Maggie didn't let her feelings come through before necessary, but she knew to send Gary away, leaving her and Gina to spend time with Sophie and get to the bottom of what happened.
Sophie wouldn't have been able to open up like that with Gary still there.
It was also a nice touch that Maggie left space for Gina to confide in Sophie as a sexual abuse survivor, and she fell back and let Gina take the lead when necessary.
Sophie breaking down after she allowed herself to acknowledge that something unspeakable happened to her was such a heartbreaking moment, as was the case when she called Delilah to tell her the news while apologizing as if it was her fault.
She needed Gina and Maggie to tell her it wasn't her fault, and she'll keep needing that until she reaches a point where she believes it. She's in such a fragile place right now, more than ever before.
Fortunately, she has a great support unit here, even though her mother is miles away, but my God, it's when Sophie needs Delilah the most. If ever a time Delilah's absence feels like a profound blow to the series, it's in this specific situation when you know that all Sophie wants and needs right now is her mother.
Gary was expectantly livid; we know violence isn't the answer, but wanting to beat the shit out of Peter is the most natural feeling in the world.
He was able to keep his anger at bay around Sophie, as Maggie advised, but the culmination of his ire, fear, maybe even guilt, and pain, and that protective streak, all of it drove him to Pete's home.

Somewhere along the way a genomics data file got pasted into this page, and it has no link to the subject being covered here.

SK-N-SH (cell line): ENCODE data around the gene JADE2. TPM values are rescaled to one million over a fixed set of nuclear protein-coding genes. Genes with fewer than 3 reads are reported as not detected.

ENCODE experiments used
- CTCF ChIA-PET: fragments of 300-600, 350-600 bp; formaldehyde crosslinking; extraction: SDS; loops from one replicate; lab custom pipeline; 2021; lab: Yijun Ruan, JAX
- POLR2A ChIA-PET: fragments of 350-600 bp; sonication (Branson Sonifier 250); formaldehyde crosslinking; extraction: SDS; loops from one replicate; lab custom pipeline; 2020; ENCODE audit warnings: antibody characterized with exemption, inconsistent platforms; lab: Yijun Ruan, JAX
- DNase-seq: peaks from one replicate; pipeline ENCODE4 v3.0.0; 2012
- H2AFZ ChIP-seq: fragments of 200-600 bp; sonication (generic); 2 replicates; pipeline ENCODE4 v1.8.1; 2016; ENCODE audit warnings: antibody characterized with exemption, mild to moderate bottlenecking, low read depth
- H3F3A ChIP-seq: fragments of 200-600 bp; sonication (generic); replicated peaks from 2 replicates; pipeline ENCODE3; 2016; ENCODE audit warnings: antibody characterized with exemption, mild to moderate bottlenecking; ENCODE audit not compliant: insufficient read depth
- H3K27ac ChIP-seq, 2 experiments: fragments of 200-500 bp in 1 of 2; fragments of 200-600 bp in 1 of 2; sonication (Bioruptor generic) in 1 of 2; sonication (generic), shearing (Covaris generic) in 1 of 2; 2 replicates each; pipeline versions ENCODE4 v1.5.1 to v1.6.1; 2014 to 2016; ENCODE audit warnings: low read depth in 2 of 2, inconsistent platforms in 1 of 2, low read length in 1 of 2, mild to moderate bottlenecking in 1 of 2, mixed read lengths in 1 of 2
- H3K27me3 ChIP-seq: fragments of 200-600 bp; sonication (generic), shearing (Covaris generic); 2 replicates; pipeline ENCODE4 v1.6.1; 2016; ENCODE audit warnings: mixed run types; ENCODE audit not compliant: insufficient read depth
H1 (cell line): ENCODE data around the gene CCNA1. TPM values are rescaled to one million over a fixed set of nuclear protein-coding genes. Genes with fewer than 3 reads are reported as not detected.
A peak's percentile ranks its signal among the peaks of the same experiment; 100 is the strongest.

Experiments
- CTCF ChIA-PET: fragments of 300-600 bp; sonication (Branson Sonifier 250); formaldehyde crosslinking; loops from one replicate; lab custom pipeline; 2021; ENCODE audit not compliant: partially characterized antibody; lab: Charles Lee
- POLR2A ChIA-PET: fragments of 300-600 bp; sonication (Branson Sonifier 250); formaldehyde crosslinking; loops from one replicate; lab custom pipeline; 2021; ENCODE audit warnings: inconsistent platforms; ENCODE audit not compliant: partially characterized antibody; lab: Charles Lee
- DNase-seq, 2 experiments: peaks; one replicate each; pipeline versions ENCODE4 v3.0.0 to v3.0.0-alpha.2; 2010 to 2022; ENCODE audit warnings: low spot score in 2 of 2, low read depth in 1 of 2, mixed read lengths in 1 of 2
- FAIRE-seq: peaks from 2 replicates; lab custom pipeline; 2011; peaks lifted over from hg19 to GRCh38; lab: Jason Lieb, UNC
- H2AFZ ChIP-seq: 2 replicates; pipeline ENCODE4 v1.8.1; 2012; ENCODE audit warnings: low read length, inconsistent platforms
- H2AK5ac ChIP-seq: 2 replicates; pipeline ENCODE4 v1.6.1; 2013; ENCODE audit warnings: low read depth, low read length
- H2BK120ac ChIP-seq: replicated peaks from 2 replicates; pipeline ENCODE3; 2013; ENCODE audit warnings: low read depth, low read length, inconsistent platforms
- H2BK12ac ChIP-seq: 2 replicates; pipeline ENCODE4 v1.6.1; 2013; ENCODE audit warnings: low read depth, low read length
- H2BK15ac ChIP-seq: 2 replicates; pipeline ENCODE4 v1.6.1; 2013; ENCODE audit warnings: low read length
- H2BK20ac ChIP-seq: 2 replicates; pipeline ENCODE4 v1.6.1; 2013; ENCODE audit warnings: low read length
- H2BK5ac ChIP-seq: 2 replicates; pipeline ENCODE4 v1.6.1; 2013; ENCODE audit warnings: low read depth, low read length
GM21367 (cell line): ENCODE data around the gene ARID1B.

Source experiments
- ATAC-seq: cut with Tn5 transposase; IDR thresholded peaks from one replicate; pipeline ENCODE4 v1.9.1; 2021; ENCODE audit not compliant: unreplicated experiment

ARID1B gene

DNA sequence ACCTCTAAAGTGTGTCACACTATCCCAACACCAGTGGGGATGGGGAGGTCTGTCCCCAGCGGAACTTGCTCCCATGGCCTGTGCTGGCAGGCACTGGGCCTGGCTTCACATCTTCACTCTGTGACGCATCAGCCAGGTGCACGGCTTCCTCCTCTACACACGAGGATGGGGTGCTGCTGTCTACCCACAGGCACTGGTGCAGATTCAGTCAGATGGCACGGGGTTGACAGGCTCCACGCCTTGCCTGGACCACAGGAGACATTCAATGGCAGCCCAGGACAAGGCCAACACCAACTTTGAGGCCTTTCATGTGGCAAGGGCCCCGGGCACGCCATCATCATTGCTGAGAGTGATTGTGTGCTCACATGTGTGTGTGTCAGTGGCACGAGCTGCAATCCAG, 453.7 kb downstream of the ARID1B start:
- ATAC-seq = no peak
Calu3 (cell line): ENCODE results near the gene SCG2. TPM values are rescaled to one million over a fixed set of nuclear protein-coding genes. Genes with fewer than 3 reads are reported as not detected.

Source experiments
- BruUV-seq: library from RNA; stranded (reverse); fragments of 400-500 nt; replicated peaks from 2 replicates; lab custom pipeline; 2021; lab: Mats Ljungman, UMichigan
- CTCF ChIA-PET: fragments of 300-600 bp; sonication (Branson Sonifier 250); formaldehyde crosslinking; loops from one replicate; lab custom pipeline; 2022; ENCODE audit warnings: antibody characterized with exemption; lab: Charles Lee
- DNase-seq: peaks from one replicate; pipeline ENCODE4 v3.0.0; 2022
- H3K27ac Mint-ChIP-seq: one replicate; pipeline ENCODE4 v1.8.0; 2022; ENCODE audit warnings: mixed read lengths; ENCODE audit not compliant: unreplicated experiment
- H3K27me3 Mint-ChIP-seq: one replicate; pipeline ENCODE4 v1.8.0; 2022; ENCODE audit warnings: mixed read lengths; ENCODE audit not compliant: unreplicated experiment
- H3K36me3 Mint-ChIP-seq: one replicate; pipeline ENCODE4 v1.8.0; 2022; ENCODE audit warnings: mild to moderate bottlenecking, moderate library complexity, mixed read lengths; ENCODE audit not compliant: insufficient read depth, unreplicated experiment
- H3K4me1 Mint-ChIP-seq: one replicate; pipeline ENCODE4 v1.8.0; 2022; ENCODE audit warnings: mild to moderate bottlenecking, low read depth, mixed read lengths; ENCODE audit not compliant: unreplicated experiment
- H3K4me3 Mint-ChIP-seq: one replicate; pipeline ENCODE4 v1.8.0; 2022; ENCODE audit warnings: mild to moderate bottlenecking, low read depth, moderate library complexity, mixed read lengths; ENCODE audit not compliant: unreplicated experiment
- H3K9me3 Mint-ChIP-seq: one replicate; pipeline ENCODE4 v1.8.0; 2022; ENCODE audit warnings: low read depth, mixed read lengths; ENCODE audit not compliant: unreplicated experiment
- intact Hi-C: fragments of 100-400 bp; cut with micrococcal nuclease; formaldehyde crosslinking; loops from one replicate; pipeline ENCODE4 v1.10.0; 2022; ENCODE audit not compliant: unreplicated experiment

You knew he was beyond angry when he opted to ignore Rome's calls three times. After everything the entire group has dealt with, missing multiple calls is a scary thing.
Rome tried to talk him down, but in the name of the Band of Dads and as the primary guardian of Sophie right now, it was mostly ineffective. The only thing that stopped him was Peter's wife arriving home.
Rome: Where are you?
Gary: I'm out.
Rome: Are you at Peter's house?
Gary: I'm out.
Rome: Gary, listen to me. This does not help Sophie. It doesn't.
Gary: Band of Dads, Rome. Band of Dads.
I have no idea what to expect from this storyline, but it's the one I'm most invested in right now. How will they take Peter down? And Sophie, she's going to need some therapy. My heart aches for her.
Elsewhere, the hour introduced Schitt's Creek's Karen Robinson as a widow named Florence, and she happened across Rome at Renee's grave.
Something tells me that the answer to Walter's conflicting reactions to Rome has something to do with her.
At night, via text messages, Walter is the loving father who supports Rome and opens up about his feelings and grief.
Rome had some of the best talks he's ever had in his life with his father at 3 A.M via text, and it was enough to give him hope that their relationship improved.
But every time they were in person, it was the same critical Walter, and Rome couldn't make sense of that.
On the one hand, it's true that it's so much easier opening up and being vulnerable with people from behind a screen. Walter may be dealing with some of that.
Based on the time of these texts, early in the morning, while Walter is in bed and missing Renee beside him, it sounds as if he talks with Florence about everything and carries some of that vulnerability into his late-night texts.